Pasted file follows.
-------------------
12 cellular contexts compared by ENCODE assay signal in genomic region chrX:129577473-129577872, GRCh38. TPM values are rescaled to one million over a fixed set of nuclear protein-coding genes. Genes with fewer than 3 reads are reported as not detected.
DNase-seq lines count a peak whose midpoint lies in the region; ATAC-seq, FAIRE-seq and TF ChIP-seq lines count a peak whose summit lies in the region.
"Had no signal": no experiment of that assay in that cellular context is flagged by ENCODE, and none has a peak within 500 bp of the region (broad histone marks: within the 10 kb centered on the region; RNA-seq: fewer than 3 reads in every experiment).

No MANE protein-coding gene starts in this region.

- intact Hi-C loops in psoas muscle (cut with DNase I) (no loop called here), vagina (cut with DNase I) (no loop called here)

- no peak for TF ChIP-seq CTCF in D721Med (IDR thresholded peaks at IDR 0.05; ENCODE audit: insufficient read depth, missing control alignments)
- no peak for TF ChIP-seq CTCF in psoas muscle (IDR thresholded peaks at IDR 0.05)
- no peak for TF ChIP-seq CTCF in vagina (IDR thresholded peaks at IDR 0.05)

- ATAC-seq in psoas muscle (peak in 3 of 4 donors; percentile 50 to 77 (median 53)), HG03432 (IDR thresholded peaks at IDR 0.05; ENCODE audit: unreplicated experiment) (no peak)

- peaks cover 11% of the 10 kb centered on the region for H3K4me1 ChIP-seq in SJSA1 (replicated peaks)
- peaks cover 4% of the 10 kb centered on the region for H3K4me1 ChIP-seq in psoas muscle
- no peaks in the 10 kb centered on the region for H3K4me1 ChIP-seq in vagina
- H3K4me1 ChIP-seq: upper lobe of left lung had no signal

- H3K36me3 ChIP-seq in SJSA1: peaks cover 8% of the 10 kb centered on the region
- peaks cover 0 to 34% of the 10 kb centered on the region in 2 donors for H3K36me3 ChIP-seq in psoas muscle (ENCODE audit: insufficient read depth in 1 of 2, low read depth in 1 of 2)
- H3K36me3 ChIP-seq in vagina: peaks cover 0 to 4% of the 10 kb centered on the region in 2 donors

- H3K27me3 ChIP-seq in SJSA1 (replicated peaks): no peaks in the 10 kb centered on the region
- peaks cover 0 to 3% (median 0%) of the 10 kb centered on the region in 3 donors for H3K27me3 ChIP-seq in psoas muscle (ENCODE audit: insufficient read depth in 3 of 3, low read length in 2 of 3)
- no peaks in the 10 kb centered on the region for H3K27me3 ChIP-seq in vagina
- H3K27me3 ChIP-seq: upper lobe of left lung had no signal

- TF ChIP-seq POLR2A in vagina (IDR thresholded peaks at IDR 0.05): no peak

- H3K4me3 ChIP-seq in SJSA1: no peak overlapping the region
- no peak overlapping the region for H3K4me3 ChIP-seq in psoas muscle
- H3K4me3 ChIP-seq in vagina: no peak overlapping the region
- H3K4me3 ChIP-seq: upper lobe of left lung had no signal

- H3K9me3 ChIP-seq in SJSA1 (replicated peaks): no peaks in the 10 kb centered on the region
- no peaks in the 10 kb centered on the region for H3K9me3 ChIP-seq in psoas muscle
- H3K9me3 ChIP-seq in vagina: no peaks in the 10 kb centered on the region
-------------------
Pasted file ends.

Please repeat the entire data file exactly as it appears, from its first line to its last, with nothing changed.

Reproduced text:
12 cellular contexts compared by ENCODE assay signal in genomic region chrX:129577473-129577872, GRCh38. TPM values are rescaled to one million over a fixed set of nuclear protein-coding genes. Genes with fewer than 3 reads are reported as not detected.
DNase-seq lines count a peak whose midpoint lies in the region; ATAC-seq, FAIRE-seq and TF ChIP-seq lines count a peak whose summit lies in the region.
"Had no signal": no experiment of that assay in that cellular context is flagged by ENCODE, and none has a peak within 500 bp of the region (broad histone marks: within the 10 kb centered on the region; RNA-seq: fewer than 3 reads in every experiment).

No MANE protein-coding gene starts in this region.

- intact Hi-C loops in psoas muscle (cut with DNase I) (no loop called here), vagina (cut with DNase I) (no loop called here)

- no peak for TF ChIP-seq CTCF in D721Med (IDR thresholded peaks at IDR 0.05; ENCODE audit: insufficient read depth, missing control alignments)
- no peak for TF ChIP-seq CTCF in psoas muscle (IDR thresholded peaks at IDR 0.05)
- no peak for TF ChIP-seq CTCF in vagina (IDR thresholded peaks at IDR 0.05)

- ATAC-seq in psoas muscle (peak in 3 of 4 donors; percentile 50 to 77 (median 53)), HG03432 (IDR thresholded peaks at IDR 0.05; ENCODE audit: unreplicated experiment) (no peak)

- peaks cover 11% of the 10 kb centered on the region for H3K4me1 ChIP-seq in SJSA1 (replicated peaks)
- peaks cover 4% of the 10 kb centered on the region for H3K4me1 ChIP-seq in psoas muscle
- no peaks in the 10 kb centered on the region for H3K4me1 ChIP-seq in vagina
- H3K4me1 ChIP-seq: upper lobe of left lung had no signal

- H3K36me3 ChIP-seq in SJSA1: peaks cover 8% of the 10 kb centered on the region
- peaks cover 0 to 34% of the 10 kb centered on the region in 2 donors for H3K36me3 ChIP-seq in psoas muscle (ENCODE audit: insufficient read depth in 1 of 2, low read depth in 1 of 2)
- H3K36me3 ChIP-seq in vagina: peaks cover 0 to 4% of the 10 kb centered on the region in 2 donors

- H3K27me3 ChIP-seq in SJSA1 (replicated peaks): no peaks in the 10 kb centered on the region
- peaks cover 0 to 3% (median 0%) of the 10 kb centered on the region in 3 donors for H3K27me3 ChIP-seq in psoas muscle (ENCODE audit: insufficient read depth in 3 of 3, low read length in 2 of 3)
- no peaks in the 10 kb centered on the region for H3K27me3 ChIP-seq in vagina
- H3K27me3 ChIP-seq: upper lobe of left lung had no signal

- TF ChIP-seq POLR2A in vagina (IDR thresholded peaks at IDR 0.05): no peak

- H3K4me3 ChIP-seq in SJSA1: no peak overlapping the region
- no peak overlapping the region for H3K4me3 ChIP-seq in psoas muscle
- H3K4me3 ChIP-seq in vagina: no peak overlapping the region
- H3K4me3 ChIP-seq: upper lobe of left lung had no signal

- H3K9me3 ChIP-seq in SJSA1 (replicated peaks): no peaks in the 10 kb centered on the region
- no peaks in the 10 kb centered on the region for H3K9me3 ChIP-seq in psoas muscle
- H3K9me3 ChIP-seq in vagina: no peaks in the 10 kb centered on the region